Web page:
Passion flower (Passiflora; syn. Disemma Labill.) is a genus of about 500 species of flowering plants in the family Passifloraceae. They are mostly vines, with some being shrubs, and a few species being herbaceous. For information about the fruit of the passiflora plant, see passionfruit.
The bracts of Passiflora foetida are covered by hairs which exude a sticky fluid. Many insects get stuck to this. Studies have suggested that this may be an adaptation similar to that seen in carnivorous plants. (Radhamani, et al)
Species of Passiflora have been naturalised beyond their native ranges. For example Passiflora caerulea now grows wild in Spain .
These forms of Passiflora edulis have been found to be different species. They occur in different climate regions in nature and bloom at different times of day. The purple fruited species is self fertile and the yellow fruited species, despite claims to the contrary, is self sterile. It requires two clones for pollenization.
Hundreds of hybrids have been named and hybridizing is currently being done extensively for flowers, foliage and fruit. A number of species of Passiflora are cultivated outside their natural range (where some have become established) because of their beautiful flowers. The passion fruit or maracujá vine of commerce, Passiflora edulis, is cultivated extensively in the Caribbean and south Florida and South Africa for its fruit, which is used as a source of juice.
Maypop (Passiflora incarnata), a common species in the southeastern US. This is a subtropical representative of this mostly tropical family. However, unlike the more tropical cousins, this particular species is hardy enough to withstand the cold down to -4°F (-20° C) before its roots die (it is native as far north as Pennsylvania and has been cultivated as far north as Boston and Chicago.) The fruit is sweet, yellowish, and roughly the size of a chicken's egg; it enjoys some popularity as a native plant with few pests and edible fruit. As with other passifloras, it is the larval food of a number of butterfly species and is important to local wildlife. Carpenter bees figure as important pollinators of maypops.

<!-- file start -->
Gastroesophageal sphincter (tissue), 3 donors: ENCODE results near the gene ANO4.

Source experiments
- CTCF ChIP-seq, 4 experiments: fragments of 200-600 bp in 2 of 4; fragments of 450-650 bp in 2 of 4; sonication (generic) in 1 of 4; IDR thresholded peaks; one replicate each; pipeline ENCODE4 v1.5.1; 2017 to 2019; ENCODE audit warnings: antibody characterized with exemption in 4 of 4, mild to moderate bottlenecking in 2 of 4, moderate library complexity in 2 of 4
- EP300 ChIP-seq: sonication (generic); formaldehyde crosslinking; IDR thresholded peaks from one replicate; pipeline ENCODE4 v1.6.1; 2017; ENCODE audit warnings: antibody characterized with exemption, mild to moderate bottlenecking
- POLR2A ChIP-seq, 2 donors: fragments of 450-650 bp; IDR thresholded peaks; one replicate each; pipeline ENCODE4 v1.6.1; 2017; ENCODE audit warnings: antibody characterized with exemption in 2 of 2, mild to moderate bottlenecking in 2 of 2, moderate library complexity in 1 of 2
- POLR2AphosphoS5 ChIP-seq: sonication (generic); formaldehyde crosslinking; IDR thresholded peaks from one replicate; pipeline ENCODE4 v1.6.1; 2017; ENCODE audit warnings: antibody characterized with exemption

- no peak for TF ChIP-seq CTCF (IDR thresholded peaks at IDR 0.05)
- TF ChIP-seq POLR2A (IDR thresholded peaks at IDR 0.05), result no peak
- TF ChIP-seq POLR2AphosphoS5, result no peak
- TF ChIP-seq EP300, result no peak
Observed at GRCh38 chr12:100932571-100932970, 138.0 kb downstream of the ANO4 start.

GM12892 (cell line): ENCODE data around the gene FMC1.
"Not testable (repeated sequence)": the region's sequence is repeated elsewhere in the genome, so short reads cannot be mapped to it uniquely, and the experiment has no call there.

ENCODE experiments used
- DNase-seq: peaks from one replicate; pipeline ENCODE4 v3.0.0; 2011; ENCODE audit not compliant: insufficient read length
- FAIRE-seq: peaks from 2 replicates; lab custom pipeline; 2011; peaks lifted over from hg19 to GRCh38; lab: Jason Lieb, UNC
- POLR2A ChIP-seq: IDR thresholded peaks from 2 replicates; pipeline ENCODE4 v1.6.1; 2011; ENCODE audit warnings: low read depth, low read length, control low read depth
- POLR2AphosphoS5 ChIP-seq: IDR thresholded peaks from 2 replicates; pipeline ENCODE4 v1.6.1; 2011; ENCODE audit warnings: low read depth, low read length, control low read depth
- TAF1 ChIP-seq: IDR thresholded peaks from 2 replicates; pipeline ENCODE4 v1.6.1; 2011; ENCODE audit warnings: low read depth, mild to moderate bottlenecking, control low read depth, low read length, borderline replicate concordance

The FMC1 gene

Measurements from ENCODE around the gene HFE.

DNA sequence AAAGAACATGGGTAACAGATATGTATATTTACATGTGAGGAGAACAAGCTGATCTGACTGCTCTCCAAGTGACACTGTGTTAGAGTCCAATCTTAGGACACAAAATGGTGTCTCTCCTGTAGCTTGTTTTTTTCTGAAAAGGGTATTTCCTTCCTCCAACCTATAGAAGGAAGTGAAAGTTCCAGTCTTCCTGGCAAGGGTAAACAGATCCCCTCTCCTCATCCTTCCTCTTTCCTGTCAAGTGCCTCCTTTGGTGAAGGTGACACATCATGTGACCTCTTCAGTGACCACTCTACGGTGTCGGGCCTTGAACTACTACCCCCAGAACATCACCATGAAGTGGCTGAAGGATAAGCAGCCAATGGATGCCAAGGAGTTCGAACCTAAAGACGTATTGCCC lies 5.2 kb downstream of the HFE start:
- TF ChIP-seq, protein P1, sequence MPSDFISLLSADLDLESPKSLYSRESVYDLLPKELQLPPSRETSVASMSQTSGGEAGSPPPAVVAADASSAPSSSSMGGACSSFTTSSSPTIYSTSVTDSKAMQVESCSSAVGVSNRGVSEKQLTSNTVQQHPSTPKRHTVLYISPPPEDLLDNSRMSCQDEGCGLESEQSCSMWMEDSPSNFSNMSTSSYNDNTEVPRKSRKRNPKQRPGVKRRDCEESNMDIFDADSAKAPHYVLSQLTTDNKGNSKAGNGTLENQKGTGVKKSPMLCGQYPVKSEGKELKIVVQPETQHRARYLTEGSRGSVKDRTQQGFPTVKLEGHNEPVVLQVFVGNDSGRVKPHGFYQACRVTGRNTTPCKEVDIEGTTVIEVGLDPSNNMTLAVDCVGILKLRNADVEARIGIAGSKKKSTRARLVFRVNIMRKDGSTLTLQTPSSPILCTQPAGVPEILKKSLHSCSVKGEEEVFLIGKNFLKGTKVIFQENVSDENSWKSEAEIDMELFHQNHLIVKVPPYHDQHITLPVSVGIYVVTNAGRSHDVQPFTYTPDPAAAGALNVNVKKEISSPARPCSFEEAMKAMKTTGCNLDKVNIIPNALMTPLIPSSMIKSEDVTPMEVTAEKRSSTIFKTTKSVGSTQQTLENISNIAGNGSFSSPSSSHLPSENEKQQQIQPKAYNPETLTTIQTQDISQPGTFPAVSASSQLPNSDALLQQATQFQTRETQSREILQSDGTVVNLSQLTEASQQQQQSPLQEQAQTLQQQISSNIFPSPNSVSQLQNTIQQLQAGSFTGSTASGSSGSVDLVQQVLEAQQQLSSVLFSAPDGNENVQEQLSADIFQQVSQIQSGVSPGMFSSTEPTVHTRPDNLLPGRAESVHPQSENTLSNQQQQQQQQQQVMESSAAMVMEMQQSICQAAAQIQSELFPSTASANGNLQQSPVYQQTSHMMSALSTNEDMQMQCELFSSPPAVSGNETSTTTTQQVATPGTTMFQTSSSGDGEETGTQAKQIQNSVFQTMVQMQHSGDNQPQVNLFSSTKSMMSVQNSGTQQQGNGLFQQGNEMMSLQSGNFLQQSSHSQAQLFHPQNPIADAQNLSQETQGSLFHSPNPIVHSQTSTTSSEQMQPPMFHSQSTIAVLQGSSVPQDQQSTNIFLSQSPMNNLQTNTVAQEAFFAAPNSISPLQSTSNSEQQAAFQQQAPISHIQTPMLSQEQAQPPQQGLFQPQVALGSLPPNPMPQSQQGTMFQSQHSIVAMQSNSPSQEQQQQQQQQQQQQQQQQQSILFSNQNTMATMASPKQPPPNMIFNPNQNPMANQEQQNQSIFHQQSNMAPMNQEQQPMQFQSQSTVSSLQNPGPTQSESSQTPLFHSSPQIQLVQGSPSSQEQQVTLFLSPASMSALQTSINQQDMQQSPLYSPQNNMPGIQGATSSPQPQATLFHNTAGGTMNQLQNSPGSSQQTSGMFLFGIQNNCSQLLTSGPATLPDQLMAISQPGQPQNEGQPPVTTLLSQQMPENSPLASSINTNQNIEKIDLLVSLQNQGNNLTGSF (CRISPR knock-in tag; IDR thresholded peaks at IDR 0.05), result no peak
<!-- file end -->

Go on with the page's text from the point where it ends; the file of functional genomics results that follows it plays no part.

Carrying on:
Banana poka or Curuba (Passiflora tarminiana), originally from Central Brazil, is an invasive weed, especially on the islands of Hawaii, where it is spread by feral pigs eating the fruits. It overgrows and smothers stands of endemic vegetation, mainly on roadsides. Its fruits are edible, but not as much sought-after as maracujá.
Chilean passiflora, (Passiflora pinnatistipula) grows in the Andes, from Venezuela to Chile, between 2500 and 3800 meters altitude, and in Coastal Central Chile, in where is an endangered vine from humid woody Chilean Mediterranean forests.
Many cool growing Passiflora from the Andes Mountains can be grown successfully for their beautiful flowers and fruit in cooler Mediterranean climates, such as the Monterey Bay and San Francisco in California and along the Western Coast of the U.S. into Canada.
Most species have elongated fruit from two to eight inches long and an inch to two inches across depending upon the species or cultivar. P. pinnatistipula has a round fruit unusual in the Tacsonia group, which is typified by P. tarminiana and P. mixta with their elongated tubes and brightly red to rose colored petals.
In Israel they are referred to as clock-flower (שעונית). In Japan, they are known as . In North America they are also called the Maypop, the water lemon, and the wild apricot (after its fruit). Native Americans in the Tennessee area called it ocoee, and the Ocoee River and valley are named after it. In Hawaiian, they are called lillikoi.
Wild Apricot Launches Version 3.0: Crowdsourcing Drives Success for Association and Non-profit Membership Management Software.
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